We also turned to 1 John 1:9 and reiterated that truth, "If we confess our sins, he is faithful and just to forgive us our sins and to cleanse us from all unrighteousness." We realized that it was God's job to cleanse us and that our self-condemnation had not been very fruitful. We also agreed when we are condemning ourselves, we are listening to the evil one, not believing God, and we don't trust God to be true to His Word. Lastly, I shared that from my own life I had learned that condemnation always kept me stuck and miserable. It was never a successful motivation for spiritual growth and change. I shared with the girls that God's goodness combined with godly sorrow over sin leads me to change, not hating and berating myself. We decided that night if Christ came and died in our place for sin and His death satisfied the Father, there was nothing more that we could add to it. Christ paid it all. It is amazing how confession of sin tends to humble us, but condemning ourselves reveals a sick pride that drives us to live with focus on self rather than a focus on Christ. 

I can't help but wonder how different the lives of other perfectionists would be if they grasped God's truth and were no longer living condemned by their perfectionism, but instead, were resting peacefully in His grace. 

Monday, September 4, 2017

The Death of Marriage

The marriage relationship is an interesting, but complicated relationship. It can be a source of both great joy and deep pain. My husband and I met in college, quickly fell in love, got engaged, and got married within eight months. The extent of our premarital counseling was the pastor telling me he knew we loved each other, but he didn't think I had a realistic picture of marriage. Because I was a compliant person, I nodded and smiled in agreement, but in my head I was yelling, "We will always love each other!" 

After we got married and graduated from college, my husband went on to get two more degrees. During my third pregnancy, I woke up with a man in our bedroom touching me. My husband woke up and chased him out of the house. But that intruder--he kept on intruding through flashbacks. I developed PTSD and couldn't sleep and when I did sleep, I woke up screaming. And when I was touched unexpectedly, I screamed blood curdling screams that scared all of us. Neither of us realized that abuse I had experienced earlier in life, and a car accident, in which there was a death, had set me up for what I was experiencing with this new trauma. Little did I know that the man I married, who had been raised by a mother who suffered with mental illness, had at some point vowed that he wouldn’t marry "crazy." And screaming at a man who was no longer there, and screaming at little children who looked to me for safety looked “crazy” to him. What I needed most in that scary irrational time of flashbacks was to be taken in his arms and hugged and comforted, but I was met with his tendency to withdraw and anger—an anger that covered up his big fear that I might end up like his mother. He needed reassurance that I was okay and would not end up in a mental hospital like his mom, but neither of us could give the other what was needed. During that time, we both grieved the loss of the marriage we thought we would always have.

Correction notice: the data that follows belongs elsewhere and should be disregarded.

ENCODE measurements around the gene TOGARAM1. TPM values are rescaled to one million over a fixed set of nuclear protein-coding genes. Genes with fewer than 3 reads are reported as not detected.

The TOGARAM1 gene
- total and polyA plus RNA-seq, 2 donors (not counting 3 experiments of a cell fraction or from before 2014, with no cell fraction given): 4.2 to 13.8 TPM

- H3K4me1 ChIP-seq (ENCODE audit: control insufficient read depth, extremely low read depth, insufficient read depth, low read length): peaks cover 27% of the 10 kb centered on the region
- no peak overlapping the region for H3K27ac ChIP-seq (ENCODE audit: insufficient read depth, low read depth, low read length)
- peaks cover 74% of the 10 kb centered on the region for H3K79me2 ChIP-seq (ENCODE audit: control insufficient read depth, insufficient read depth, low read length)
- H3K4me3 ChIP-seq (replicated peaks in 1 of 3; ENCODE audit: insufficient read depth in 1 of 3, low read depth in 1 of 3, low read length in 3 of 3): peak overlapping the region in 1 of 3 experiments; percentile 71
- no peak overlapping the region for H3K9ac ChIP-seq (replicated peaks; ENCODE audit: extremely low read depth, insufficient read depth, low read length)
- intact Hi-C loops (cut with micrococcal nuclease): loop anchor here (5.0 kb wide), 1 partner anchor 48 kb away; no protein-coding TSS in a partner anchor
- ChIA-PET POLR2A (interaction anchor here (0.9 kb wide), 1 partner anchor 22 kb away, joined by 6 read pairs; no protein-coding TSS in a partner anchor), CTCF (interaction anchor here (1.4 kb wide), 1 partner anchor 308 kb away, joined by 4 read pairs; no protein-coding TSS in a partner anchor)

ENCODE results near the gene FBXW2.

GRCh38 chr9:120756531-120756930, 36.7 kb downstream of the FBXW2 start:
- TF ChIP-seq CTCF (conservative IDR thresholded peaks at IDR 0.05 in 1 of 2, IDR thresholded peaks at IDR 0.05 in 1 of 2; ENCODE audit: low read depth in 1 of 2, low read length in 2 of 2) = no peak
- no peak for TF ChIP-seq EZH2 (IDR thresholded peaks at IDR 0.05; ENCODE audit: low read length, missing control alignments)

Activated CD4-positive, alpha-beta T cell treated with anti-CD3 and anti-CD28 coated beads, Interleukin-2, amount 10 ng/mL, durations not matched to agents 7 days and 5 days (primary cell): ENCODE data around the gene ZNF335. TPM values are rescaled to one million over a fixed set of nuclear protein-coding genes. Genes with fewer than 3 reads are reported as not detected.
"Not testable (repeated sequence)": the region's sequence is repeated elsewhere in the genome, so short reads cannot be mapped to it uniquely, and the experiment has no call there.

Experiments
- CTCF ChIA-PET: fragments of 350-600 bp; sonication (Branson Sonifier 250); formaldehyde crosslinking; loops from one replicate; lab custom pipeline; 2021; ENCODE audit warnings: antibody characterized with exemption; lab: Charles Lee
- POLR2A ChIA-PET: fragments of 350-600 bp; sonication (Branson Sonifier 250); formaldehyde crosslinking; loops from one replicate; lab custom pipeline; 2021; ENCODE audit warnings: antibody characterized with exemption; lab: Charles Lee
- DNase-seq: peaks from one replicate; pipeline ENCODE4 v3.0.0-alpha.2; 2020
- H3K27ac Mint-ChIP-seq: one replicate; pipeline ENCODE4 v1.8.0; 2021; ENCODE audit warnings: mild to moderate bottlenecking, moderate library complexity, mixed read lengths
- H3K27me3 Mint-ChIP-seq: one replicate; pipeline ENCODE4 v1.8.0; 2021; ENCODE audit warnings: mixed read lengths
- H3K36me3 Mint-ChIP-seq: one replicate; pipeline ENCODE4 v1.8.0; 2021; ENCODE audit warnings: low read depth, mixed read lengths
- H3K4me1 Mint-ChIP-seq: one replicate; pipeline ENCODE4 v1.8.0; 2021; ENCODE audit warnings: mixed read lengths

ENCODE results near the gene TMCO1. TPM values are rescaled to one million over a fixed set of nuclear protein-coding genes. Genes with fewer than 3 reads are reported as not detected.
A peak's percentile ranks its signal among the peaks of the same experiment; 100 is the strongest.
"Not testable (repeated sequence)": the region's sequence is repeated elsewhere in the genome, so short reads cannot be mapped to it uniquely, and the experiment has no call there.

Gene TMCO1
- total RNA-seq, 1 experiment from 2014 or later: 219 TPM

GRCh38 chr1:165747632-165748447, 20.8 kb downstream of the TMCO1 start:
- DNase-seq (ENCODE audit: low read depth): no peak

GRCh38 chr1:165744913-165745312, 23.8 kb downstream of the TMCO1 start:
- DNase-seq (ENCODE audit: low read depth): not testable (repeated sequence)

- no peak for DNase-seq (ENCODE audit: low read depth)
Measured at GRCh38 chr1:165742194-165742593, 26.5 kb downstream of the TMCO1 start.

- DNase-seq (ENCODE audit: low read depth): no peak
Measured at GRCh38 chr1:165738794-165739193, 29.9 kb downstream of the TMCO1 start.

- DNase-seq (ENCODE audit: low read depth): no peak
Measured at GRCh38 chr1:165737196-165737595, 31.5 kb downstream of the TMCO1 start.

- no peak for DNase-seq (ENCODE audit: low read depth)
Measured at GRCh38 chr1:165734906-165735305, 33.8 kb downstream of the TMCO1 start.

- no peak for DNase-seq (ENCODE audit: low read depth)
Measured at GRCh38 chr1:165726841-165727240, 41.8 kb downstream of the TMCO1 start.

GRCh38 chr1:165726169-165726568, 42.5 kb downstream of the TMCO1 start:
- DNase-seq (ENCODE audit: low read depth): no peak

Recently, our pastors preached a sermon series on marriage. During one of the sermons I was triggered and I felt volcano type anger rising in me. Everything the pastor said, I agreed with. Heck, he and I have even talked about collaborating on a marriage book. Yet, I was seething inside. I realized later that the anger came from remembering a time I had gone through a conflict in a church and had been encouraged by leaders not to use my voice and being told to just take personal responsibility instead of blaming felt like that. It also was triggering because it resurfaced the frustration I felt early in our marriage of desperately wanting to have a marriage that reflected Christ and in our brokenness feeling stuck and unable to get there. We were stuck because we had many misconceptions about the role of submission and leaders, and I felt like I lost my voice and ceased to be the person God had created me to be in order to be a “good wife.” It also came from the baggage we both brought to our marriage—baggage that we were afraid and/or unwilling to unpack. The sermon was on personal responsibility and I had tried so hard to take responsibility in our marriage, but that in and of itself didn't take away the pain we both experienced and didn’t fix the dysfunctions with which we were both struggling. That took a lot of time in Christian therapists’ offices after which we began to move forward slowly--so slowly--and I began to find out who Christ created me to be and to heal from the wounds I had come to the marriage with. Dysfunction is still something with which we both struggle because those patterns are so deeply entrenched. Yet, we just celebrated our 43rd anniversary--43 years of really, really good and 43 years of really, really hard and 43 years I wouldn't change for the world.